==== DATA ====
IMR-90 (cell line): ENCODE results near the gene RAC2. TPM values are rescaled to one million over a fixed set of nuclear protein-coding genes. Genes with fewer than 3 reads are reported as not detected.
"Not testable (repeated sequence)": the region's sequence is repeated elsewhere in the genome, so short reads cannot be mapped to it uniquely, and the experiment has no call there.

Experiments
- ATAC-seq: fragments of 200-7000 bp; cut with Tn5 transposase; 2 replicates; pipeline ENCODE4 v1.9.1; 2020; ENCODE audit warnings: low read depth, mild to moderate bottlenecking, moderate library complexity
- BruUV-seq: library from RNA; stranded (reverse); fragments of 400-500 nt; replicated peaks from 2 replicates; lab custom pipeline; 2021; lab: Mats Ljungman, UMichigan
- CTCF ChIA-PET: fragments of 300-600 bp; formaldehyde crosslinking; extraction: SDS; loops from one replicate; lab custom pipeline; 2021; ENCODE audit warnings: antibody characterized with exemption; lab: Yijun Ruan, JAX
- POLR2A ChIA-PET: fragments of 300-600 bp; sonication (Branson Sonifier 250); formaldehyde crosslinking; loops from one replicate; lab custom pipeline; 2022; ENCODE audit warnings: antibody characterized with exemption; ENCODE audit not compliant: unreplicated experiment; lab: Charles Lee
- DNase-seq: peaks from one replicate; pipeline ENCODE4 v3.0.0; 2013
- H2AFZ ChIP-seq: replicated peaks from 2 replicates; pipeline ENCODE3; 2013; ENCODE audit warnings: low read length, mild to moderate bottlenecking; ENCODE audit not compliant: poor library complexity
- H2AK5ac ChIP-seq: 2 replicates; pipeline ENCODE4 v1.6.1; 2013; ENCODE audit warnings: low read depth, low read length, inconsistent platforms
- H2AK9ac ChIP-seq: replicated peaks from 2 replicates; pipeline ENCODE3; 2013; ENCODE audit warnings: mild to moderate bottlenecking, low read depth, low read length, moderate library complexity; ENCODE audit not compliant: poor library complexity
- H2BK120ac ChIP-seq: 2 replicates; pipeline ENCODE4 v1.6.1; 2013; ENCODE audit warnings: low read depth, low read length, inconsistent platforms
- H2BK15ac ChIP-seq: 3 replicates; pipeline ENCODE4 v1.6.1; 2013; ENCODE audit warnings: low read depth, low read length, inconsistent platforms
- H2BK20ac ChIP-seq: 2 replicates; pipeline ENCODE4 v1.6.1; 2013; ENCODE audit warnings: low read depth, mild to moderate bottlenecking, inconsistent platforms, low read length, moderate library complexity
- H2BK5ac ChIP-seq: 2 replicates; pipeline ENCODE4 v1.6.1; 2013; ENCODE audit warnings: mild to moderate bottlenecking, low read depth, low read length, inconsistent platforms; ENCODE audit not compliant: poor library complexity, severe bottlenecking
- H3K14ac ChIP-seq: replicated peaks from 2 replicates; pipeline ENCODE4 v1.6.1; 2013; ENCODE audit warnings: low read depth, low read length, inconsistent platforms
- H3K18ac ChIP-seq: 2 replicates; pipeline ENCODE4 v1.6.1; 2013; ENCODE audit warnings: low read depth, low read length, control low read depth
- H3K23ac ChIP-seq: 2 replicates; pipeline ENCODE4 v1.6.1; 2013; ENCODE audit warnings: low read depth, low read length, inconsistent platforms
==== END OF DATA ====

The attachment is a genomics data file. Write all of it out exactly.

IMR-90 (cell line): ENCODE results near the gene RAC2. TPM values are rescaled to one million over a fixed set of nuclear protein-coding genes. Genes with fewer than 3 reads are reported as not detected.
"Not testable (repeated sequence)": the region's sequence is repeated elsewhere in the genome, so short reads cannot be mapped to it uniquely, and the experiment has no call there.

Experiments
- ATAC-seq: fragments of 200-7000 bp; cut with Tn5 transposase; 2 replicates; pipeline ENCODE4 v1.9.1; 2020; ENCODE audit warnings: low read depth, mild to moderate bottlenecking, moderate library complexity
- BruUV-seq: library from RNA; stranded (reverse); fragments of 400-500 nt; replicated peaks from 2 replicates; lab custom pipeline; 2021; lab: Mats Ljungman, UMichigan
- CTCF ChIA-PET: fragments of 300-600 bp; formaldehyde crosslinking; extraction: SDS; loops from one replicate; lab custom pipeline; 2021; ENCODE audit warnings: antibody characterized with exemption; lab: Yijun Ruan, JAX
- POLR2A ChIA-PET: fragments of 300-600 bp; sonication (Branson Sonifier 250); formaldehyde crosslinking; loops from one replicate; lab custom pipeline; 2022; ENCODE audit warnings: antibody characterized with exemption; ENCODE audit not compliant: unreplicated experiment; lab: Charles Lee
- DNase-seq: peaks from one replicate; pipeline ENCODE4 v3.0.0; 2013
- H2AFZ ChIP-seq: replicated peaks from 2 replicates; pipeline ENCODE3; 2013; ENCODE audit warnings: low read length, mild to moderate bottlenecking; ENCODE audit not compliant: poor library complexity
- H2AK5ac ChIP-seq: 2 replicates; pipeline ENCODE4 v1.6.1; 2013; ENCODE audit warnings: low read depth, low read length, inconsistent platforms
- H2AK9ac ChIP-seq: replicated peaks from 2 replicates; pipeline ENCODE3; 2013; ENCODE audit warnings: mild to moderate bottlenecking, low read depth, low read length, moderate library complexity; ENCODE audit not compliant: poor library complexity
- H2BK120ac ChIP-seq: 2 replicates; pipeline ENCODE4 v1.6.1; 2013; ENCODE audit warnings: low read depth, low read length, inconsistent platforms
- H2BK15ac ChIP-seq: 3 replicates; pipeline ENCODE4 v1.6.1; 2013; ENCODE audit warnings: low read depth, low read length, inconsistent platforms
- H2BK20ac ChIP-seq: 2 replicates; pipeline ENCODE4 v1.6.1; 2013; ENCODE audit warnings: low read depth, mild to moderate bottlenecking, inconsistent platforms, low read length, moderate library complexity
- H2BK5ac ChIP-seq: 2 replicates; pipeline ENCODE4 v1.6.1; 2013; ENCODE audit warnings: mild to moderate bottlenecking, low read depth, low read length, inconsistent platforms; ENCODE audit not compliant: poor library complexity, severe bottlenecking
- H3K14ac ChIP-seq: replicated peaks from 2 replicates; pipeline ENCODE4 v1.6.1; 2013; ENCODE audit warnings: low read depth, low read length, inconsistent platforms
- H3K18ac ChIP-seq: 2 replicates; pipeline ENCODE4 v1.6.1; 2013; ENCODE audit warnings: low read depth, low read length, control low read depth
- H3K23ac ChIP-seq: 2 replicates; pipeline ENCODE4 v1.6.1; 2013; ENCODE audit warnings: low read depth, low read length, inconsistent platforms